Saturday, 30 January 2010

UBS sees Philippines growing 5% this year


... expects monetary tightening to be cautious

Election spending and lagged effects of still-loose fiscal and monetary policy settings are expected to drive a rebound in economic activity in the first half, resulting in a 5% growth in gross domestic product (GDP) this year, UBS Investment Research said in an analysis it released on Friday.

The UBS projection is more optimistic than the cautious 2.6%-3.6% target the government has set for this year.

UBS further cited post-storm rehabilitation and reconstruction that are expected to intensify this year, a recovery in exports and manufacturing, continued strong remittances from Filipinos overseas, and increasing consumer demand, as basis for its optimism this year.

It also noted that the National Economic and Development Authority (NEDA) itself had estimated that election spending would result in a 0.3-0.4 percentage point boost to GDP.

The government reported on Thursday that the economy grew by an 11-year-low 0.9% in 2009, weighed by agriculture damage inflicted by twin, successive storms that struck in September-October.

But risks from resurgent inflation, expected to reach 4.9% from an initial 3.9% estimate -- against the government's own projection of 4.7%, muddles the growth outlook this year.

It also said the expected prolonged dry spell due to El Niño, which "may be harsher than we hope," bears watching.

Moreover, UBS said, "because the Philippine economy decelerated less during the crisis, the rebound has been less sharp."

Such uncertainty, UBS said, led it to cap the expected rate tightening by monetary authorities to 50 basis points (bps) this year, starting in the second quarter.

Its projection is shared by NEDA.

Speaking to reporters in Malacañang on Friday, Dennis M. Arroyo, director of NEDA's National Planning and Policy Staff said, "In my view, the central bank may consider raising its rates after the second quarter because that is when we feel the Fed may decide to tighten its policy. It's a good thing to wait until the end of the second quarter."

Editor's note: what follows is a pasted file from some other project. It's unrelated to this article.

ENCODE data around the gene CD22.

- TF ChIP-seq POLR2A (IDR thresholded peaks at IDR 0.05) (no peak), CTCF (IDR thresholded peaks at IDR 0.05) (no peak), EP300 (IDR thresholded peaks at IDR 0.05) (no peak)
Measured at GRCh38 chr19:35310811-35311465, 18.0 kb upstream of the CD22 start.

While the Monetary Board last Thursday chose to keep the 4% overnight borrowing and 6% overnight lending rates that have been in place after a spate of rate cuts since December 2008 totalling 200 bps, as well as the rates for Special Deposit Account and bank reserve requirement, it did raise the short-term lending rate for banks under a rediscounting scheme to 4% from 3.5%” widely perceived as a token first move to exit the currently loose monetary policy.

UBS said monetary authorities could gradually raise banks' reserve requirement, currently at 19%, after the first rate hike this year. "We expect relatively benign inflation outcomes and growth sustainability concerns will prevent a more aggressive response," the UBS note read.

The government, under a new administration after the May national elections, is expected "to run a sustainable fiscal policy, following a period of fiscal loosening during 2009."

This, in turn, means "less of a growth boost for the economy as 2010 and 2011 unfold, but it should also imply less risk in terms of sharply higher bond yeild or a weaker currency," UBS said.

This, plus expectations that the pace of increase in manufacturing as the economy recovers will level off, means that growth will temper to 4.6% in 2011 from 5.0% this year.

A renewed commitment to improved fiscal management notwithstanding, the National Government is expected to post a P300-billion deficit this year, against the official P293-billion estimate.

"A wider deficit on continued revenue disappointment is possible, but with a return to more normal rates of economic growth, a better-than-expected…recovery in revenue growth is also in the cards."

While the government's increased spending to pump-prime the economy through the slump has been regarded as an expected measure by sovereign credit raters, the projected normalization of the economy is believed to put renewed emphasis on the government's chronically poor revenue collection.

Tax revenues slipped to P977.9 billion last year from P1.049 trillion in 2008 and against a P1.083-trillion target for 2009. Both the Internal Revenue and Customs bureaus had blamed the business slump amid the economic crisis for poor tax collection.

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